Business Maverick


Income streams: Boom time for caravan parks and campsites

A campsite with its own kitchen at Mount Cedar.

SA’s battered tourism sector is slowly recovering, but its income streams remain less than half of that obtained before the pandemic – with the notable exception of caravan parks and campsites. A faster vaccination roll-out is the shot in the arm that the industry requires.

Measured in current prices, the total income of South Africa’s tourist accommodation industry rose by 56.9% in September 2021 compared with the same month in 2020, Statistics South Africa (Stats SA) said on Monday. If just income from accommodation is included – so restaurant/bar sales and “other” income is excluded – the increase was 74.4%. 

This is no shocker as there were still plenty of lockdown restrictions in place in September of last year, though bans on interprovincial travel for leisure purposes had been lifted. But what is really revealing about the data is to look at it over the April to September period and also for 2019, which underscores the scale of the horror that was unleashed on the tourism sector during the initial hard lockdowns. (See charts below) 

Take, for example, the numbers for April. Total income for the tourist sector soared by almost 3,000% in April of this year compared with that dreadful month in 2020, when the harshest lockdown restrictions were in place. In May the increase was a mere 1,762% and the growth has been slowing since, a reflection of the gradual easing that took place last year.  

Some numbers really leap out. 

Accommodation income for caravan parks and camping sites in April soared by 17,150% – this is not a typo. They were obviously closed in April of last year, but what could explain such a rebound? Was there a scramble to get back to nature or find more affordable accommodation among cash-strapped South Africans? Or are campsites and caravan parks ideal business models for laundering ill-gotten gains?  

In July the year-on-year income increase for such facilities was still a massive 3,000%, compared to 141.5% for hotels. But perhaps the call of the caravan park is waning: in September growth was a modest 8.6% while for hotels it was 100%.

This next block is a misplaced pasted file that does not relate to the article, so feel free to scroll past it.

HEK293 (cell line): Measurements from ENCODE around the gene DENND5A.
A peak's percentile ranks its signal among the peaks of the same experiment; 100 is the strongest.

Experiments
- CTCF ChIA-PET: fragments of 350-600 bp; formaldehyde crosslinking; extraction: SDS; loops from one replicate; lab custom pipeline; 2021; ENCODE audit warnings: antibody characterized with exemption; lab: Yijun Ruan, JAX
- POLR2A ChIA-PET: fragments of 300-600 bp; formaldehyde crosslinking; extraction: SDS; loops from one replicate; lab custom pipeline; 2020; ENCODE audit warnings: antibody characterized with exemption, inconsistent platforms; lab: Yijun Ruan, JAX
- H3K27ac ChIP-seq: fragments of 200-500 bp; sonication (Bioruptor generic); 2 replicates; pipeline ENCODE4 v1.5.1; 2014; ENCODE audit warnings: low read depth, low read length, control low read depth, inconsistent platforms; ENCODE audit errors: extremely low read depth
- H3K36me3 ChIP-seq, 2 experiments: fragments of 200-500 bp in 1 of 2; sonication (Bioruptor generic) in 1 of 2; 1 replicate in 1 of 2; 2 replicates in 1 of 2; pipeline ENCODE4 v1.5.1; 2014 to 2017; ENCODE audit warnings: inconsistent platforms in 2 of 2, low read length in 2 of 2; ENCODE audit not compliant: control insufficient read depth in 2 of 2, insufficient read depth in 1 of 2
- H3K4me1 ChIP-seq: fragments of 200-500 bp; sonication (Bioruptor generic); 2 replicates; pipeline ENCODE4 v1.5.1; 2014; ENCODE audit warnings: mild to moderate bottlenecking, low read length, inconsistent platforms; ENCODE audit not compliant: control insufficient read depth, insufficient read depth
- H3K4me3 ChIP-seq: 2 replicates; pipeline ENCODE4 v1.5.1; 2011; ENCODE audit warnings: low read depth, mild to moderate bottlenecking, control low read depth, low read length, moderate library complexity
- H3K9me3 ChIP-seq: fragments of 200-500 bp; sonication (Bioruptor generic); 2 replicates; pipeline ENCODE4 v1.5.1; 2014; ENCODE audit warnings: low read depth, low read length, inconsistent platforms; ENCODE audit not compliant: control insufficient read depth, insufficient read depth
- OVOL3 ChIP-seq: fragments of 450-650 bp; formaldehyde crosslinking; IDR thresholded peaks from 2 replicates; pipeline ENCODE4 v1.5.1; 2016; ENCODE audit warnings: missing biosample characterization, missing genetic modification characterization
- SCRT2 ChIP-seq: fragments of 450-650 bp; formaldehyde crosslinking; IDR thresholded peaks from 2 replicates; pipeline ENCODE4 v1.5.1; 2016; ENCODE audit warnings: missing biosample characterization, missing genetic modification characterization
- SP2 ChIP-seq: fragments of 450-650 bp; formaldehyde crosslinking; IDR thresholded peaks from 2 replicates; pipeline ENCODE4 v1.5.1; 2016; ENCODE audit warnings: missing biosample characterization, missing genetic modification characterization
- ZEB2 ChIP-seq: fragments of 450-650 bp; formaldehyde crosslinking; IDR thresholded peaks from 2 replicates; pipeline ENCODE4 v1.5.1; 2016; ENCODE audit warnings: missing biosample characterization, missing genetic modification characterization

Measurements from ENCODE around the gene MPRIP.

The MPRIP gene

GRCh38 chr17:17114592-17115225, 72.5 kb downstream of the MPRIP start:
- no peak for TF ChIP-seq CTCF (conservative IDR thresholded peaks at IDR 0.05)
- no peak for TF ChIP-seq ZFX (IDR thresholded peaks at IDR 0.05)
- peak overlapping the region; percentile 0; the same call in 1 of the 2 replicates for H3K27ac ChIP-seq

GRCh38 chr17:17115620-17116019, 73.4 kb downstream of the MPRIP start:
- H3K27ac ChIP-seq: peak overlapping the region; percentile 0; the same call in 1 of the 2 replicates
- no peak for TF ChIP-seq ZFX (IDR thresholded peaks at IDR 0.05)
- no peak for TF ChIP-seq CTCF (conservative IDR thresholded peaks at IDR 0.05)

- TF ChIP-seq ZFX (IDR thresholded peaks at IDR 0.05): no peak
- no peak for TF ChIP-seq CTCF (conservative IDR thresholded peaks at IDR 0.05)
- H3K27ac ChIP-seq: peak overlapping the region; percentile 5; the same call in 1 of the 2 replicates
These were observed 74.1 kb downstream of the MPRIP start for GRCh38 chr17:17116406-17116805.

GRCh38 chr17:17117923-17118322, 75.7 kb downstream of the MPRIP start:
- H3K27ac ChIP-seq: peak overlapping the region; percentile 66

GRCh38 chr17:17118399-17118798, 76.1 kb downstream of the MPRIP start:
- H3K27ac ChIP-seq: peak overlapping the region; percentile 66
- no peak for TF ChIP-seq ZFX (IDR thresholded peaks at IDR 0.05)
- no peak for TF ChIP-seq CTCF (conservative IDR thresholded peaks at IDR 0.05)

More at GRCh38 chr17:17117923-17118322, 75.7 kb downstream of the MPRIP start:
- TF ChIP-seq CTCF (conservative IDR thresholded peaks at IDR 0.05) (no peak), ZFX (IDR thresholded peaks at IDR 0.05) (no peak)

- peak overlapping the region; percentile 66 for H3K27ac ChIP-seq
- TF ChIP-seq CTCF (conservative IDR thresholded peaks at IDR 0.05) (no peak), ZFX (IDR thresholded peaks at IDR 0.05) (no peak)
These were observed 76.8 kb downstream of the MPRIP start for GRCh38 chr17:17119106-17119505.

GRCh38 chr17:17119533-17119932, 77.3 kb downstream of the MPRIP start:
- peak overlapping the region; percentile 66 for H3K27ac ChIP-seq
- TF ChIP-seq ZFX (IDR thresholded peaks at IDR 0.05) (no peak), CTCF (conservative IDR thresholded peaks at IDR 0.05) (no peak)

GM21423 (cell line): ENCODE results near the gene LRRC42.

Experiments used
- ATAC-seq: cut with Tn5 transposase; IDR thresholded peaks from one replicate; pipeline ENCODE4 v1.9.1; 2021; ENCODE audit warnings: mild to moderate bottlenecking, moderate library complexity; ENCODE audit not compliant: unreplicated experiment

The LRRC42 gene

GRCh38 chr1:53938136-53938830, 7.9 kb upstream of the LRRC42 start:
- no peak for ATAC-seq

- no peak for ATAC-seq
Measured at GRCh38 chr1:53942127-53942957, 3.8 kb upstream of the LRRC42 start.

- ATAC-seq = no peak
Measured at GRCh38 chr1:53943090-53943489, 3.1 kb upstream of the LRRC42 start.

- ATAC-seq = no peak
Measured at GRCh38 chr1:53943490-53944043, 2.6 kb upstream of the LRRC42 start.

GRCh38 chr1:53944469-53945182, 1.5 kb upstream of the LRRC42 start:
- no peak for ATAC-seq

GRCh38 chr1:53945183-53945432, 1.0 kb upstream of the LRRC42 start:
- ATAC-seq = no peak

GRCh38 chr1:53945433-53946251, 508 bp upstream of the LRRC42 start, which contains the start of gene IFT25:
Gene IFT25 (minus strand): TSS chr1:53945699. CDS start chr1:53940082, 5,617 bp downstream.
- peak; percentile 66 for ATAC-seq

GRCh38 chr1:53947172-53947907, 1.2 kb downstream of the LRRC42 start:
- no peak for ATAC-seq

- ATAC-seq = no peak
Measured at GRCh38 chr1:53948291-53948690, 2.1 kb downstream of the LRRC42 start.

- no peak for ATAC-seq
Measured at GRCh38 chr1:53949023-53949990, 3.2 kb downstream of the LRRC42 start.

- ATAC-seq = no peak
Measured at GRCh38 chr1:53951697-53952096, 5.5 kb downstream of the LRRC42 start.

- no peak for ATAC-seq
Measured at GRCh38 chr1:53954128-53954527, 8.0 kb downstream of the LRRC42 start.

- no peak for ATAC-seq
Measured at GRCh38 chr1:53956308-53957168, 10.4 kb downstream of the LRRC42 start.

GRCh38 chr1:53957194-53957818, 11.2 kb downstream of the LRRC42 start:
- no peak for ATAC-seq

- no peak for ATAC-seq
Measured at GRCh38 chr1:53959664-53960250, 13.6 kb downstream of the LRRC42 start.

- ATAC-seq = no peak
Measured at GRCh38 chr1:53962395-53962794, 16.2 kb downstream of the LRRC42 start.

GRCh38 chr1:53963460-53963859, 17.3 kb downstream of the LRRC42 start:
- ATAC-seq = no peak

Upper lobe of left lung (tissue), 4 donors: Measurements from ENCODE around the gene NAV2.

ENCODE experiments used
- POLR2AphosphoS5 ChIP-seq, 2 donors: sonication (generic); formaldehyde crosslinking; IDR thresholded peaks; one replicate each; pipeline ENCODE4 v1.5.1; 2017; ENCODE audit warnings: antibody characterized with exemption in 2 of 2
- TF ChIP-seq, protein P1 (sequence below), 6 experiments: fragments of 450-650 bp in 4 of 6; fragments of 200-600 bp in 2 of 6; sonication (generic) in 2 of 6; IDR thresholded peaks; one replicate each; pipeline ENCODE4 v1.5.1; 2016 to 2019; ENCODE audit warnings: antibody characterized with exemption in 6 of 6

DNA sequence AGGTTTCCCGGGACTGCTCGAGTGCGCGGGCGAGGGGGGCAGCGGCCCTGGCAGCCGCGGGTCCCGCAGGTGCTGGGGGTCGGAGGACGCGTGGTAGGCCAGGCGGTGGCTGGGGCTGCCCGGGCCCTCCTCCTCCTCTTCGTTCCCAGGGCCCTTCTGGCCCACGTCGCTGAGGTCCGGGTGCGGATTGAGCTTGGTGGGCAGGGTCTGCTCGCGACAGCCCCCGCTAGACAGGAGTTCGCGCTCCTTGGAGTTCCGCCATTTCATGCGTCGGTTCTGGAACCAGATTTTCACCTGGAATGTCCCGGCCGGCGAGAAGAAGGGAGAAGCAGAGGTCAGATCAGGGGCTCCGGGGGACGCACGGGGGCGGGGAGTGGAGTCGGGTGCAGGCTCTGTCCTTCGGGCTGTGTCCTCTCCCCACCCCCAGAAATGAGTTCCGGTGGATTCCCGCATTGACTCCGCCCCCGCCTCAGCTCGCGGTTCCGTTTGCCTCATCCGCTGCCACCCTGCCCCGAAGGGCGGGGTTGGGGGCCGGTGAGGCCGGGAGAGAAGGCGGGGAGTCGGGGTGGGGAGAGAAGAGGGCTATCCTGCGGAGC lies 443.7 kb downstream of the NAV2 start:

It still all points to a rebound. The tourism sector has been battered but is not out. South Africans with the means like to get out and about and foreign tourists are slowly returning.  

But the sector’s income streams still remain well short of pre-pandemic levels – less than half, in fact. 

In the July to September period, income from tourist accommodation in South Africa reached almost R2.7-billion, according to Stats SA.  

In the same period in 2019 it exceeded R6.2-billion, well over twice the 2021 figure.  

The one exception is the caravan parks and camping sites sub-sector. From July to September this year, it generated R73.3-million in income compared to R65.8-million in the same period in 2019. Its overall contribution is small, but it is the one accommodation category that is now exceeding its pre-pandemic performance.  

The overall number – and the sharp decline compared to 2019 – points to the potential of a labour-intensive sector in an economy with an unemployment rate of 34.4%, and one that also has many small and family-run businesses. As the fourth wave looms – its timing is far from clear, but there is a scientific consensus that another Covid-19 wave will probably engulf South Africa – this should give policymakers something to ponder. (They probably won’t, but anyway).  

Just over 23% of South Africa’s population is now vaccinated, but at this rate, the 70% mark will not be reached until July of 2023. That is just too slow. To compete for international tourists and the forex they bring, the pace of getting jabs into arms needs to accelerate. The caravan parks, bless them, can’t do it alone. The tourist accommodation industry is earning less than half of what it potentially could, though this is partly because many households have less disposable income than they had two years ago.   

Still, the real shocker in this data is the comparison with 2019. At this rate, the overall sector will only get back to pre-pandemic income levels in 2023 or 2024, or even later. DM/BM


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